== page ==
Many pundits will label this as a must-win affair for the Rays. That is not entirely correct since this is only a must-win in order to avoid must-win games in this series until the weekend. For this must-win-to-avoid-a-must-win, the Rays turn to their most experienced starter, the elderly James Shields.
Shields is not without his own childish controversies. Just ask the local radio caller who suggested the Rays’ braintrust turned to him in game two only because of his Jewish beliefs. You see, the Rays management includes some names that end in “man” and “stein” and therefore they are just part of one large Zionist conspiracy to overtake the world. Shields, being from California with curly hair, is just another example of the Jewish-based agenda. The host dispatched Mr. Rick Sanchez’s concerns by pointing out that Gabe Kapler – a member of the Rays who is actually, um, Jewish – is nowhere to be found on the roster despite his beliefs.
Matt Garza is so much better than Shields that it’s evident why some would resort to truth telling like our friend on the radio. Garza had the better FI … well, not quite, but his xFIP was … not better either. He did have the better ERA though, and hey he throws harder. Shields didn’t even have a better ERA during the 2008 playoffs than … well, gosh, yes he did.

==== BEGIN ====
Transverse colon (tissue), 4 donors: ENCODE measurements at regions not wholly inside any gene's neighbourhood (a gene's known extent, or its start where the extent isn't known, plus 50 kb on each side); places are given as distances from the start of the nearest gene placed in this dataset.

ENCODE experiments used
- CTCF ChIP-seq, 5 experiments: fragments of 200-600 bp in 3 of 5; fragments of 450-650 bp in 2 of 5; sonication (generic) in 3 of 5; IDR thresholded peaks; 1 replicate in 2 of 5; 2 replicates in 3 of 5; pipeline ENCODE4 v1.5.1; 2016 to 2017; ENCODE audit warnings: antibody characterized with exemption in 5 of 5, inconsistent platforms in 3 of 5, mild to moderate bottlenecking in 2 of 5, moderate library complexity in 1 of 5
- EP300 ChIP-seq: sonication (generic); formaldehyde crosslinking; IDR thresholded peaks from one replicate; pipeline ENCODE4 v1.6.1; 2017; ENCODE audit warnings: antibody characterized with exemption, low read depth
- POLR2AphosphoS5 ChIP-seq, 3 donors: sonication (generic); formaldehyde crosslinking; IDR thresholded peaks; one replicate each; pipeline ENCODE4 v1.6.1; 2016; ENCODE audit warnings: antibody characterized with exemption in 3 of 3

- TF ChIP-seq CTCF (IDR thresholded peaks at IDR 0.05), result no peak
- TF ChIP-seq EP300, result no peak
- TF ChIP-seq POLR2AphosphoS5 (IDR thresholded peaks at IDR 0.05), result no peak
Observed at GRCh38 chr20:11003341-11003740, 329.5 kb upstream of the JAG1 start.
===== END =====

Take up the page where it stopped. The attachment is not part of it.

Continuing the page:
Shields’ problems this season are rooted in home runs and batting average on balls in play inflation. There’s no need to hand wave those away as just flukes because Shields has always had a slightly above league average rate in both, but not to this extent. Color me skeptical on Shields’ supposed flaring hittability given his career best strikeout rates. There are some thoughts that his fastball command has slipped, perhaps due to overthrowing, but at the end of the day that stuff is pretty hard to prove.
In reality, Shields over Garza means next to nothing unless the Rays have to go to David Price in game four. It’s the next series where the two slot tends to ensure two starts. Besides, Shields appears to match up with the Rangers well, as Jason Hanselman shows here, using the Rangers’ contact and slugging percentages based on pitch types. That will only come into play if Shields uses his changeup, something he did little of last time out in a truly weird outing against Kansas City.